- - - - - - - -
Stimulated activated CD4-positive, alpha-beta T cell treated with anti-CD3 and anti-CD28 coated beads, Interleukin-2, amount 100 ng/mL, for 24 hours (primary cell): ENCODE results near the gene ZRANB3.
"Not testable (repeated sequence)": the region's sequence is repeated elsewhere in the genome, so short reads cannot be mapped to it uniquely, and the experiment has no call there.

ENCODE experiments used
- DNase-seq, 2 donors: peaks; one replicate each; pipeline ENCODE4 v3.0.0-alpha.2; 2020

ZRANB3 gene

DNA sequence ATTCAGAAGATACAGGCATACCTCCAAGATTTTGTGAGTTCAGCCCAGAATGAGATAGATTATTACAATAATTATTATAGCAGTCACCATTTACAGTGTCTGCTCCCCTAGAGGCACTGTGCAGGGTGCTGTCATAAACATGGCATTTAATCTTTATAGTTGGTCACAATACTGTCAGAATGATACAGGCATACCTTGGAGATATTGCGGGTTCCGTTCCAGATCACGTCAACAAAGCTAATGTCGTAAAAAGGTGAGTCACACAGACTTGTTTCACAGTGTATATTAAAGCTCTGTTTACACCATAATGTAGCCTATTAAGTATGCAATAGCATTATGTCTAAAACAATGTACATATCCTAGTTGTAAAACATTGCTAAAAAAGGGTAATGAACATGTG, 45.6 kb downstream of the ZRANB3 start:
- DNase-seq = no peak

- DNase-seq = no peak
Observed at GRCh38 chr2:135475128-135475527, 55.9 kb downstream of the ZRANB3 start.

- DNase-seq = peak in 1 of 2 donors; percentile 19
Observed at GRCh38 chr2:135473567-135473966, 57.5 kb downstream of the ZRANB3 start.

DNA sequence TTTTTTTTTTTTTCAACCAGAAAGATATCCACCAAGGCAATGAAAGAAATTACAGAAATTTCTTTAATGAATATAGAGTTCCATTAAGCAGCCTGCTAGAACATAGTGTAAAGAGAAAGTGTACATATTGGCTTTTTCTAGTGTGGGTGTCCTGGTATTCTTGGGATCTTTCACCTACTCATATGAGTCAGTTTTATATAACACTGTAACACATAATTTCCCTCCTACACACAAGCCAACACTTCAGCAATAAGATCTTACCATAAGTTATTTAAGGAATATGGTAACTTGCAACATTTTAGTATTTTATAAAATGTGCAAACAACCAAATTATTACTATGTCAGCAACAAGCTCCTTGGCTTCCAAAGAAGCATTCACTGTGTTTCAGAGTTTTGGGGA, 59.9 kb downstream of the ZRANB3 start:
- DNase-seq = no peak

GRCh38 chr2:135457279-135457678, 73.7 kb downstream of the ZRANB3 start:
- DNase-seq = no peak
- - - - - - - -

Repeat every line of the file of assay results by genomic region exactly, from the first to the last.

Stimulated activated CD4-positive, alpha-beta T cell treated with anti-CD3 and anti-CD28 coated beads, Interleukin-2, amount 100 ng/mL, for 24 hours (primary cell): ENCODE results near the gene ZRANB3.
"Not testable (repeated sequence)": the region's sequence is repeated elsewhere in the genome, so short reads cannot be mapped to it uniquely, and the experiment has no call there.

ENCODE experiments used
- DNase-seq, 2 donors: peaks; one replicate each; pipeline ENCODE4 v3.0.0-alpha.2; 2020

ZRANB3 gene

DNA sequence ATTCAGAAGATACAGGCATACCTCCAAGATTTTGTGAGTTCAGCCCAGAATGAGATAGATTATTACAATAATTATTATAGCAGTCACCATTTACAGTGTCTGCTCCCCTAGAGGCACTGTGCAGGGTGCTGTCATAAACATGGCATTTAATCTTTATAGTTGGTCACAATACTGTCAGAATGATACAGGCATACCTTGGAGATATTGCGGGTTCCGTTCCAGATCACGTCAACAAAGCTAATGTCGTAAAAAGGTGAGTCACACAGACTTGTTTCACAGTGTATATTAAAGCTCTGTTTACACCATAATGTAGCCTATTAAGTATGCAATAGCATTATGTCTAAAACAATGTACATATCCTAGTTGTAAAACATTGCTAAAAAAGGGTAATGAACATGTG, 45.6 kb downstream of the ZRANB3 start:
- DNase-seq = no peak

- DNase-seq = no peak
Observed at GRCh38 chr2:135475128-135475527, 55.9 kb downstream of the ZRANB3 start.

- DNase-seq = peak in 1 of 2 donors; percentile 19
Observed at GRCh38 chr2:135473567-135473966, 57.5 kb downstream of the ZRANB3 start.

DNA sequence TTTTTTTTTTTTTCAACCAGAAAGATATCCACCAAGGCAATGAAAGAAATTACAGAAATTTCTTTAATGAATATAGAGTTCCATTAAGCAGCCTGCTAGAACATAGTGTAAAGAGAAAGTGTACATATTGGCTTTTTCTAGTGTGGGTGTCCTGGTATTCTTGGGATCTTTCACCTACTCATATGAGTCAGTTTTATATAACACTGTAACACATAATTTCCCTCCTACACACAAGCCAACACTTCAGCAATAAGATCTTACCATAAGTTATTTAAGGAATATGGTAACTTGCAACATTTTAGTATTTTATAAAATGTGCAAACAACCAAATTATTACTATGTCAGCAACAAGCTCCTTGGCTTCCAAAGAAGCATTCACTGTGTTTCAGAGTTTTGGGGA, 59.9 kb downstream of the ZRANB3 start:
- DNase-seq = no peak

GRCh38 chr2:135457279-135457678, 73.7 kb downstream of the ZRANB3 start:
- DNase-seq = no peak